The three remaining British ships had followed the Dutch ships up the river at some distance. When the Dutch had finished landing the troops, the Dutch ships began moving down the river. On 23 November, Commodore Charles Wilson, commander of the British flotilla, indicated that he wanted to pass the Dutch, who threatened to fire on the British if they did. The next day, after the rejection of an ultimatum from Clive demanding restitution for the earlier Dutch seizures, the two fleets engaged. In a two-hour battle, the Duke of Dorset forced the Dutch flagship Vlissingen to strike her colours, while Hardwicke and Calcutta chased off two ships and grounded a third before the remaining ships also struck their colours. (Other British ships arriving at the mouth of the river eventually captured the two remaining fleeing Dutch ships.)
Chandernagore (Now Chandannagar)
On the night of 23 November, Forde and his men encamped near Chandernagore, having successfully taken control of Baranagore (Now Baranagar). The Dutch, hoping to trap Forde between the arriving troops and the Chinsurah garrison, sent their arriving troops out to camp in the ruins of Chandernagore that night. The following morning the two forces engaged.
Forde's men routed the Dutch, forcing them back to Chinsurah, and captured the Dutch field artillery. Additional troops sent from Calcutta joined Forde there, raising the size of his force to about 1200 men. The Nawab also sent 100 cavalry to the British camp, ostensibly to assist the British; these were likely placed to observe the battle and side with the victors.
With reports from prisoners that the Dutch reinforcements would be arriving the next day, Forde rushed a message to Clive in Calcutta requesting advice, as attacking the Dutch force could be viewed as an act of war. Clive responded by writing on the back of Forde's message, "Dear Forde—Fight them immediately", and sending it back.
Forde chose as his location the plain of Biderra, between Chinsurah and Chandernagore. His troops occupied the village of Biderra on the right and a mango grove to the left; a wide ditch secured the center. At about 10 on the morning of 25 November, the Dutch force arrived. As soon as they came within range, Forde ordered his field artillery to fire. The Dutch continued to advance in spite of the British fire until they reached the ditch, something they had not apparently been aware of. When the front of the Dutch lines stopped, the rear continued to press forward, throwing the Dutch forces into confusion. As their position was then within range of British musket fire, they suffered significant casualties before managing to turn retreat. At this point Forde sent out his cavalry, inviting the nawab's men to join the charge. However, the nawab's men held back and did not join the British until the second charge, when it seemed clear they would be victorious.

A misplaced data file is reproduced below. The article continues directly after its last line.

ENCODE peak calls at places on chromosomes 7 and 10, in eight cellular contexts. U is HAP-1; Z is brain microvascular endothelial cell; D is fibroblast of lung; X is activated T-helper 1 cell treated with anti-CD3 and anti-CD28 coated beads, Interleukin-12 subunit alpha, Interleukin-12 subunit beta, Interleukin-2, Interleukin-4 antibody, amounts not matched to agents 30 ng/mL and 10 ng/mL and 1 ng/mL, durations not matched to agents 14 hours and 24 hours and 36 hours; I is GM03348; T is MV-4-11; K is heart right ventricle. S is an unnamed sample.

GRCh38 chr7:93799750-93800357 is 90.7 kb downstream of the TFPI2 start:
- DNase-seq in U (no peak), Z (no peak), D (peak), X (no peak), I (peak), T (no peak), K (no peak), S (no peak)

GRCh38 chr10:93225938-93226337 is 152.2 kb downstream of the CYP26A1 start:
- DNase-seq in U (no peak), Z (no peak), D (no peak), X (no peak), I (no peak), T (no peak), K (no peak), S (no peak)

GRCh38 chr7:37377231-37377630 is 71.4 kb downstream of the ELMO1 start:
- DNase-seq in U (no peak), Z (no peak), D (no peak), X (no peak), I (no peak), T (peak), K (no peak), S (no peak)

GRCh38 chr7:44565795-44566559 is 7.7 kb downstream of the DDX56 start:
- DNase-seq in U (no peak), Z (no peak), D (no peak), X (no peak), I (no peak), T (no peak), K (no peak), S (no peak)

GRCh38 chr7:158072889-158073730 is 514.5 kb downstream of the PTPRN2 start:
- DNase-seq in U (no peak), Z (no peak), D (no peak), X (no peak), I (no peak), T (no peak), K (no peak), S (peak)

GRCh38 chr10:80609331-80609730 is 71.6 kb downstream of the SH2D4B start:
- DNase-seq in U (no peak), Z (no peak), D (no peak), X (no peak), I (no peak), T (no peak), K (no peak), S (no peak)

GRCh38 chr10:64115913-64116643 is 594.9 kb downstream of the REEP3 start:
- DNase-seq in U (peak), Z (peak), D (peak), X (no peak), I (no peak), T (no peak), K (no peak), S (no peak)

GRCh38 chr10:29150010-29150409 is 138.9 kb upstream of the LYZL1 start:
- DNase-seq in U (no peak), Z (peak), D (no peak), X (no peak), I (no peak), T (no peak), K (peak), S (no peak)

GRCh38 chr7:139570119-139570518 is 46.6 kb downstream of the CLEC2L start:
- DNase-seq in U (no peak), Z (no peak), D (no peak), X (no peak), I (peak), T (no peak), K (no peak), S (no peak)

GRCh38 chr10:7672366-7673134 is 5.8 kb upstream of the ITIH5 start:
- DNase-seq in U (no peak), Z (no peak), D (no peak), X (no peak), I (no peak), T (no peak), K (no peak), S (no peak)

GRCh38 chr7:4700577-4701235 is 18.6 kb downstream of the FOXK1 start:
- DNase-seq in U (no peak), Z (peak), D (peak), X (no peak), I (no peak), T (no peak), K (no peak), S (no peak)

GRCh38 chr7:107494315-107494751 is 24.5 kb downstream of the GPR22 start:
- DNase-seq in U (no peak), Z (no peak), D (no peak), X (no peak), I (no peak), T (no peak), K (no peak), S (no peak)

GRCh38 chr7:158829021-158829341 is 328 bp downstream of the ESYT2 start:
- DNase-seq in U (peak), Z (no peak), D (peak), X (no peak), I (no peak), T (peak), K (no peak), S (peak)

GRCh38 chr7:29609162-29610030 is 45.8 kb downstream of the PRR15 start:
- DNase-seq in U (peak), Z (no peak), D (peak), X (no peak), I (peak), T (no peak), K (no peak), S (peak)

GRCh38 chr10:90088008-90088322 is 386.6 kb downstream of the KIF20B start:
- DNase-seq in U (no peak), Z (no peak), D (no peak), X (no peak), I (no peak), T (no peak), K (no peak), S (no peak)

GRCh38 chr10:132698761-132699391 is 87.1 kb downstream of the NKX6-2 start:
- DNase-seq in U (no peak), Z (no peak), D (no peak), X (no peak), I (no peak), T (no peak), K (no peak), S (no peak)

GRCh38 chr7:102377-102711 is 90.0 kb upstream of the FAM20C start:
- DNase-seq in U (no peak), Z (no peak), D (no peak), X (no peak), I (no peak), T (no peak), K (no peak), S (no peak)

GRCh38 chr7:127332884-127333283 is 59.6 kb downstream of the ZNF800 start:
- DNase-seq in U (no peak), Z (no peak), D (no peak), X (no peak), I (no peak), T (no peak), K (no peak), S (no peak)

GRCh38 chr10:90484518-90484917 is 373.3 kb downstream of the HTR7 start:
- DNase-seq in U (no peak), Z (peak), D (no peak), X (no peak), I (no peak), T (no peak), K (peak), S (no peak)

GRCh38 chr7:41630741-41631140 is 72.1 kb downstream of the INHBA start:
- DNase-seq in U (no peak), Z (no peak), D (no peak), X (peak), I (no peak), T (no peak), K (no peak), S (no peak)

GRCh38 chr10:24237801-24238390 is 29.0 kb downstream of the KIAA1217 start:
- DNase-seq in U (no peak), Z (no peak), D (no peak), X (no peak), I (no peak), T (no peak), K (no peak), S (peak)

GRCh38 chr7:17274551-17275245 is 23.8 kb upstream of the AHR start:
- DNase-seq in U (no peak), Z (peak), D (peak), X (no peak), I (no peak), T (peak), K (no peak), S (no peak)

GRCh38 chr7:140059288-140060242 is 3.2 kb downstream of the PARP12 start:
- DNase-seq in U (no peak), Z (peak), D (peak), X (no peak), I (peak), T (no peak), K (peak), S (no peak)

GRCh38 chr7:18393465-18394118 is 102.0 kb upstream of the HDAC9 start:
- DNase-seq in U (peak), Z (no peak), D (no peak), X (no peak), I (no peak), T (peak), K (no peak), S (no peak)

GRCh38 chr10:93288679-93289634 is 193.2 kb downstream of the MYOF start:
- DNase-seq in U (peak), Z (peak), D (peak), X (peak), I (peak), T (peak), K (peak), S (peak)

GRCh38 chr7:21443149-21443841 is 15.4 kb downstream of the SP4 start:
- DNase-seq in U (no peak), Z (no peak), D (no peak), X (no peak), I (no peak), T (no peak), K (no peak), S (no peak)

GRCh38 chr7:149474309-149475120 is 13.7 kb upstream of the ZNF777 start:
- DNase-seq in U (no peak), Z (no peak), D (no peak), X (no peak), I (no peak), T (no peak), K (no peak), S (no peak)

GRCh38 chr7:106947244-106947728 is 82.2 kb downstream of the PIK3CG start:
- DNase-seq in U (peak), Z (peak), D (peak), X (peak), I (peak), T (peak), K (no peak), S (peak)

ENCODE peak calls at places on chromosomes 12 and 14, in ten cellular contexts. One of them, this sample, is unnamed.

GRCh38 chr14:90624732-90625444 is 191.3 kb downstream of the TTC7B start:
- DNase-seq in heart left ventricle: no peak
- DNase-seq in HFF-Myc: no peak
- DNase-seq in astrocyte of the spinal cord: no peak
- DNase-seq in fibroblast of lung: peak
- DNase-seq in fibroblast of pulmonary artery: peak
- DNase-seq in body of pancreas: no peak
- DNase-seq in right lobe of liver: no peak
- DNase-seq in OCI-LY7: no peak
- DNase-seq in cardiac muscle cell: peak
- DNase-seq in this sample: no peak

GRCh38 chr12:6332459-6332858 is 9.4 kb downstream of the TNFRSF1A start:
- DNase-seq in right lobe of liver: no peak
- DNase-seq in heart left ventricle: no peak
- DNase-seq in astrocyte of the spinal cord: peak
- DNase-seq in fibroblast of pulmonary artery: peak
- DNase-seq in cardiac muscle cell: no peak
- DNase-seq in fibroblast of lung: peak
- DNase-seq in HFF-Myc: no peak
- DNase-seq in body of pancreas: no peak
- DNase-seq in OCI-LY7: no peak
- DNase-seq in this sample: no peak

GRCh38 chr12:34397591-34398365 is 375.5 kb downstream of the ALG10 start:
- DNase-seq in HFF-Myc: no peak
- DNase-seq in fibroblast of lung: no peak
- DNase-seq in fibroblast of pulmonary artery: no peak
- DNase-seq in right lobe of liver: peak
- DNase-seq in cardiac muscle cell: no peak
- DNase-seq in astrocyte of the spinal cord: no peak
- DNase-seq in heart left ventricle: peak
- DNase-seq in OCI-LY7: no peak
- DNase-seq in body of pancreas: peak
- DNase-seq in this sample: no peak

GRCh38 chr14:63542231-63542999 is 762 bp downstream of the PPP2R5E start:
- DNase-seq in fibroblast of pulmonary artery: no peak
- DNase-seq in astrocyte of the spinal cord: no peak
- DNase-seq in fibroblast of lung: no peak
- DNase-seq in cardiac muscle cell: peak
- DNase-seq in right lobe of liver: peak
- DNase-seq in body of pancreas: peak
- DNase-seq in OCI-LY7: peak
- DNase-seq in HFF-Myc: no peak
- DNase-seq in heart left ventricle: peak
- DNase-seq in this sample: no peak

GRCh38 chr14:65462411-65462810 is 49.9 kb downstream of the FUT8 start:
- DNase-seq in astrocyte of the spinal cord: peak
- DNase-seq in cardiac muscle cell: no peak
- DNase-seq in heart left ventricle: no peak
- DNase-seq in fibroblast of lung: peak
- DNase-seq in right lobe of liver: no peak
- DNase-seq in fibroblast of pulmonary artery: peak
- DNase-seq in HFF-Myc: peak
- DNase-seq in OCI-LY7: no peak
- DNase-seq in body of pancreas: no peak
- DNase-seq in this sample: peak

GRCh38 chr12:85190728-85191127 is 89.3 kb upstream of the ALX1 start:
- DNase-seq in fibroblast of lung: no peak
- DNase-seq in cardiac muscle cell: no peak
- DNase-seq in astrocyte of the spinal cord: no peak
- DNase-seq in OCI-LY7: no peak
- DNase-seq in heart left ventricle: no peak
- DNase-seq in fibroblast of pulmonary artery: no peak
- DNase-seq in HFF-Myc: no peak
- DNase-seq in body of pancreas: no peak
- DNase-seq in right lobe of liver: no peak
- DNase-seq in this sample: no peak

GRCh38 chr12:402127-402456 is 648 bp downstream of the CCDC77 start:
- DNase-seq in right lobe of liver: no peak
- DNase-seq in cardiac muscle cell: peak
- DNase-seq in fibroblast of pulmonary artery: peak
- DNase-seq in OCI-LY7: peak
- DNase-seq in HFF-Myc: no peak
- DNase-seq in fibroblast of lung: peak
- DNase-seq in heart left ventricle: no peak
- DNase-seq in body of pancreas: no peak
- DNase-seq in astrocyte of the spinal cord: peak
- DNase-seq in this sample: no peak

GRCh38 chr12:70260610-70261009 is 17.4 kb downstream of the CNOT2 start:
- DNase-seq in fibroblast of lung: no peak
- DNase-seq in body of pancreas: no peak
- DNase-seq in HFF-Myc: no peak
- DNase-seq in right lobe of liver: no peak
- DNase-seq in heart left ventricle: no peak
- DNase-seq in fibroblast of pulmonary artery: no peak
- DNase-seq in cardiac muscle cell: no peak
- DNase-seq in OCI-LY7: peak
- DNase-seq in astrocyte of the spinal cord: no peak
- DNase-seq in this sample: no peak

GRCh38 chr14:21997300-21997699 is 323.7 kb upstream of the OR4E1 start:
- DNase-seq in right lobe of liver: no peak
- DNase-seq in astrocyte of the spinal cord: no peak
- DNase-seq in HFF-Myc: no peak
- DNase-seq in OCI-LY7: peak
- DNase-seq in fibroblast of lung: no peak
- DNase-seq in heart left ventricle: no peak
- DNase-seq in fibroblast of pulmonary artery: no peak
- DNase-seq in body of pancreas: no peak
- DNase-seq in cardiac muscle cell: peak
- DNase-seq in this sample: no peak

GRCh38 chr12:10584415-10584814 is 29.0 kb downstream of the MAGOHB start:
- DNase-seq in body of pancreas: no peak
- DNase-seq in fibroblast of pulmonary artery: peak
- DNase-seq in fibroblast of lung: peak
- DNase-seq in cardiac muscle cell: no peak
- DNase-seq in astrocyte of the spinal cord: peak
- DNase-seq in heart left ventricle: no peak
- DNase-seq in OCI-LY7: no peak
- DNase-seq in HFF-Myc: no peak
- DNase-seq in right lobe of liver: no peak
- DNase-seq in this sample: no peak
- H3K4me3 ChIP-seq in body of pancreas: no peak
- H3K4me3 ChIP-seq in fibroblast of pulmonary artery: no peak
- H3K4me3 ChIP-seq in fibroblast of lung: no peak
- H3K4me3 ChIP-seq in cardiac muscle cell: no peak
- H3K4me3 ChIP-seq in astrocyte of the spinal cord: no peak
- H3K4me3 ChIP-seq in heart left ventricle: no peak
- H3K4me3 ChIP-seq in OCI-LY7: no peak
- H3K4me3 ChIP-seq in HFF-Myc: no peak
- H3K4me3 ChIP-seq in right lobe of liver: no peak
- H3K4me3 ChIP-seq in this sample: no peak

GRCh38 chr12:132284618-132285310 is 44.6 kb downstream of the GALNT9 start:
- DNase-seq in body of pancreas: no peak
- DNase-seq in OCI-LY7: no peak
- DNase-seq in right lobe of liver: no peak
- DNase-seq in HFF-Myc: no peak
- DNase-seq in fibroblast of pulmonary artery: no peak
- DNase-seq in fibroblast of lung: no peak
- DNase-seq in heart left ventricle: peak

The British victory was so complete that, of the Dutch troops sent, only sixteen Europeans successfully reached Chinsurah.
In the wake of their victory, Clive overthrew Mir Jafar and replaced him with his son-in-law Mir Kasim Ali Khan. Along with the Battle of Plassey, the battle helped establish British control over Bengal. The battle did not affect Dutch neutrality and they remained one of the few European states not involved in the war.
- Spectrum Modern History Of India, Rajiv Ahir, page 41.
- Harvey, Robert. Clive: The Life and Death of a British Emperor. Sceptre, 1999.
- Keay, John. The Honourable Company: A History of the English East India Company. HarperCollins, 1993
- McLynn, Frank. 1759: The Year Britain Became Master of the World. Pimlico, 2005.
- Malleson, George Bruce. The decisive battles of India: from 1746 to 1849 inclusive